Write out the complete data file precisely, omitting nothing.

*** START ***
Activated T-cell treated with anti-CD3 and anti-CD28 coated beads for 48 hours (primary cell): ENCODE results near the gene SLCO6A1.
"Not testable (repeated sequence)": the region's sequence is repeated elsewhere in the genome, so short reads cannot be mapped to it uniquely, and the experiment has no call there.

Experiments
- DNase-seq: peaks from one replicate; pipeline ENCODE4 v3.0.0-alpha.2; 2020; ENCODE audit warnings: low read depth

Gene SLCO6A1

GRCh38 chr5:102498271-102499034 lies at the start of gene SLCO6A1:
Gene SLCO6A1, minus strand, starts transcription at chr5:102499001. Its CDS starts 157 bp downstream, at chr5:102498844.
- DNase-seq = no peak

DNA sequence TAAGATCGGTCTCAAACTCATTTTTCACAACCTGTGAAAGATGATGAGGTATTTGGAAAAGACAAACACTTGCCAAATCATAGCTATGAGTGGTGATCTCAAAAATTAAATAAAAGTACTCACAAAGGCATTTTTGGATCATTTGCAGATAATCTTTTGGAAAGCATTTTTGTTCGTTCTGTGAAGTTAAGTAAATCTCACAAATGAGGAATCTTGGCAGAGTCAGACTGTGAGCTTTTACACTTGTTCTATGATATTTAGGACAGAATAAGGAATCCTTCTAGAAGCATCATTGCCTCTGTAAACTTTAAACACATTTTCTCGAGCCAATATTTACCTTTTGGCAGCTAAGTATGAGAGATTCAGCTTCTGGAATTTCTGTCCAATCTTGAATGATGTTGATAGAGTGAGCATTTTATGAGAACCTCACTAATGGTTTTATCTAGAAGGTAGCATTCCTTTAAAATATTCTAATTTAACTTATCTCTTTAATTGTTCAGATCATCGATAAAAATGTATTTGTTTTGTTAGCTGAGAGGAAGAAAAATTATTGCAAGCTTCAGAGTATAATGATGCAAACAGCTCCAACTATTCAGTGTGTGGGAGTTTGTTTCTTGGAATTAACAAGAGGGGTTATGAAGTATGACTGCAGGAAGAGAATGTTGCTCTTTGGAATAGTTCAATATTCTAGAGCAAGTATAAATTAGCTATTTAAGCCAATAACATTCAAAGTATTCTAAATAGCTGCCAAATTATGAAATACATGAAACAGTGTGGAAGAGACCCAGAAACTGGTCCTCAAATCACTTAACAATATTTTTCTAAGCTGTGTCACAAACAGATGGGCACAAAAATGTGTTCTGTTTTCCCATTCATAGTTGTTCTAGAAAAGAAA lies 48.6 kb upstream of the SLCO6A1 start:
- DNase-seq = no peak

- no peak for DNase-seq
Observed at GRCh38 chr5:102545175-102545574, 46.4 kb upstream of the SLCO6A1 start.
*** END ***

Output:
Activated T-cell treated with anti-CD3 and anti-CD28 coated beads for 48 hours (primary cell): ENCODE results near the gene SLCO6A1.
"Not testable (repeated sequence)": the region's sequence is repeated elsewhere in the genome, so short reads cannot be mapped to it uniquely, and the experiment has no call there.

Experiments
- DNase-seq: peaks from one replicate; pipeline ENCODE4 v3.0.0-alpha.2; 2020; ENCODE audit warnings: low read depth

Gene SLCO6A1

GRCh38 chr5:102498271-102499034 lies at the start of gene SLCO6A1:
Gene SLCO6A1, minus strand, starts transcription at chr5:102499001. Its CDS starts 157 bp downstream, at chr5:102498844.
- DNase-seq = no peak

DNA sequence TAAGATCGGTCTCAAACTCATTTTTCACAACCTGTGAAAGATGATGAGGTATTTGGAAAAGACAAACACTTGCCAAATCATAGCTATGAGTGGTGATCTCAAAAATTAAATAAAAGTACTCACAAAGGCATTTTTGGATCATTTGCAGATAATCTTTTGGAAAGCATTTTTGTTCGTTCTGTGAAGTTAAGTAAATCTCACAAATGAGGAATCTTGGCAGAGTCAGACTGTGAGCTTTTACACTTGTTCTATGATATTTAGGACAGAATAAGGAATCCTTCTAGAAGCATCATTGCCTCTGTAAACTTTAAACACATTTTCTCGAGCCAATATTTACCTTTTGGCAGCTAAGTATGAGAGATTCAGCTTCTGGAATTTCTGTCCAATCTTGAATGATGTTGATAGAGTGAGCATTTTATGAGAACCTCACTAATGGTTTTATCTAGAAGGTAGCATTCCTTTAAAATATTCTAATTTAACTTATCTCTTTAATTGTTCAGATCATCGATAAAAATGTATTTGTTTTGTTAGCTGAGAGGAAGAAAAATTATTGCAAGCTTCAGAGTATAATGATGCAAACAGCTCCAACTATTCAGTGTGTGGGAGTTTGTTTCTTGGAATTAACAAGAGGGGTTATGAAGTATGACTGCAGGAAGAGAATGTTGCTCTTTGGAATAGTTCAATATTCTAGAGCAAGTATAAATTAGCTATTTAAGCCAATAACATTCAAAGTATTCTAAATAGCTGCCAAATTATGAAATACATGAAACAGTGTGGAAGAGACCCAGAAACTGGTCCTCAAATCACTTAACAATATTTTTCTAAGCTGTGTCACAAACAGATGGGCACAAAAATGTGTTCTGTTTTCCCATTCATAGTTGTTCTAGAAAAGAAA lies 48.6 kb upstream of the SLCO6A1 start:
- DNase-seq = no peak

- no peak for DNase-seq
Observed at GRCh38 chr5:102545175-102545574, 46.4 kb upstream of the SLCO6A1 start.